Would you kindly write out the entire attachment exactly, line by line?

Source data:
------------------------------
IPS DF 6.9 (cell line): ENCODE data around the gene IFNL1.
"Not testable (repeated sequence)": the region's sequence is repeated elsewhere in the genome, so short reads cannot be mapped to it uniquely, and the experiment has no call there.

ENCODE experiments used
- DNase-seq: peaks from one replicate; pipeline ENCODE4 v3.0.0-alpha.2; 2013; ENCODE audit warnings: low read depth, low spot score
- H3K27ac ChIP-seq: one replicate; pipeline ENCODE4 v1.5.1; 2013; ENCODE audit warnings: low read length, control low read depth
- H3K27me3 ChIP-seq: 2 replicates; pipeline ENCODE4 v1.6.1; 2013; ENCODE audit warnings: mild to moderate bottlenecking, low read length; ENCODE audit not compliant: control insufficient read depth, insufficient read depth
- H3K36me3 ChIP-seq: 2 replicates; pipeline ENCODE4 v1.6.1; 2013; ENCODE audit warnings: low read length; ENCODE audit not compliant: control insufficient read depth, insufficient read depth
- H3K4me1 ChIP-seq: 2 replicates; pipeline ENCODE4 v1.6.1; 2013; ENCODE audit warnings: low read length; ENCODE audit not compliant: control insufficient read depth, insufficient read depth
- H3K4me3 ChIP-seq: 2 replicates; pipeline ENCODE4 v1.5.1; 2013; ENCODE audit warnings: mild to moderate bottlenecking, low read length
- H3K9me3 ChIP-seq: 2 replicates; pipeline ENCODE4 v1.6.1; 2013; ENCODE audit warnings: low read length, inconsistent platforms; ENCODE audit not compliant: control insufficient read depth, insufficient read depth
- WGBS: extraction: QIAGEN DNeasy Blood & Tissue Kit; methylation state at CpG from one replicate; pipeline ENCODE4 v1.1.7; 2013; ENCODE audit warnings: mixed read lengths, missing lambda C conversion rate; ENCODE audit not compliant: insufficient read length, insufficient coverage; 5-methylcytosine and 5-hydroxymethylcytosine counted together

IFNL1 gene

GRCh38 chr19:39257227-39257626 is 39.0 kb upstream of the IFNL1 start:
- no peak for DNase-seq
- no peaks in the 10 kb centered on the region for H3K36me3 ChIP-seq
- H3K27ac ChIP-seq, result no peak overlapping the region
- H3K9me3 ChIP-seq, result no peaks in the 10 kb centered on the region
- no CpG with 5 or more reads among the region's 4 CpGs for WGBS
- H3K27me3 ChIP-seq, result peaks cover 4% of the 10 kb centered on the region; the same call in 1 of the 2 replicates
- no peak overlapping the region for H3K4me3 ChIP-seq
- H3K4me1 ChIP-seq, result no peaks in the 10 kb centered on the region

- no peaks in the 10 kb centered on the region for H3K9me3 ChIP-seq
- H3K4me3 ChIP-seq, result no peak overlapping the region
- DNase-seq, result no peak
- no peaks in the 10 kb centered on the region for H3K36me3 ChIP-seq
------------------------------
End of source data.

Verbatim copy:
IPS DF 6.9 (cell line): ENCODE data around the gene IFNL1.
"Not testable (repeated sequence)": the region's sequence is repeated elsewhere in the genome, so short reads cannot be mapped to it uniquely, and the experiment has no call there.

ENCODE experiments used
- DNase-seq: peaks from one replicate; pipeline ENCODE4 v3.0.0-alpha.2; 2013; ENCODE audit warnings: low read depth, low spot score
- H3K27ac ChIP-seq: one replicate; pipeline ENCODE4 v1.5.1; 2013; ENCODE audit warnings: low read length, control low read depth
- H3K27me3 ChIP-seq: 2 replicates; pipeline ENCODE4 v1.6.1; 2013; ENCODE audit warnings: mild to moderate bottlenecking, low read length; ENCODE audit not compliant: control insufficient read depth, insufficient read depth
- H3K36me3 ChIP-seq: 2 replicates; pipeline ENCODE4 v1.6.1; 2013; ENCODE audit warnings: low read length; ENCODE audit not compliant: control insufficient read depth, insufficient read depth
- H3K4me1 ChIP-seq: 2 replicates; pipeline ENCODE4 v1.6.1; 2013; ENCODE audit warnings: low read length; ENCODE audit not compliant: control insufficient read depth, insufficient read depth
- H3K4me3 ChIP-seq: 2 replicates; pipeline ENCODE4 v1.5.1; 2013; ENCODE audit warnings: mild to moderate bottlenecking, low read length
- H3K9me3 ChIP-seq: 2 replicates; pipeline ENCODE4 v1.6.1; 2013; ENCODE audit warnings: low read length, inconsistent platforms; ENCODE audit not compliant: control insufficient read depth, insufficient read depth
- WGBS: extraction: QIAGEN DNeasy Blood & Tissue Kit; methylation state at CpG from one replicate; pipeline ENCODE4 v1.1.7; 2013; ENCODE audit warnings: mixed read lengths, missing lambda C conversion rate; ENCODE audit not compliant: insufficient read length, insufficient coverage; 5-methylcytosine and 5-hydroxymethylcytosine counted together

IFNL1 gene

GRCh38 chr19:39257227-39257626 is 39.0 kb upstream of the IFNL1 start:
- no peak for DNase-seq
- no peaks in the 10 kb centered on the region for H3K36me3 ChIP-seq
- H3K27ac ChIP-seq, result no peak overlapping the region
- H3K9me3 ChIP-seq, result no peaks in the 10 kb centered on the region
- no CpG with 5 or more reads among the region's 4 CpGs for WGBS
- H3K27me3 ChIP-seq, result peaks cover 4% of the 10 kb centered on the region; the same call in 1 of the 2 replicates
- no peak overlapping the region for H3K4me3 ChIP-seq
- H3K4me1 ChIP-seq, result no peaks in the 10 kb centered on the region

- no peaks in the 10 kb centered on the region for H3K9me3 ChIP-seq
- H3K4me3 ChIP-seq, result no peak overlapping the region
- DNase-seq, result no peak
- no peaks in the 10 kb centered on the region for H3K36me3 ChIP-seq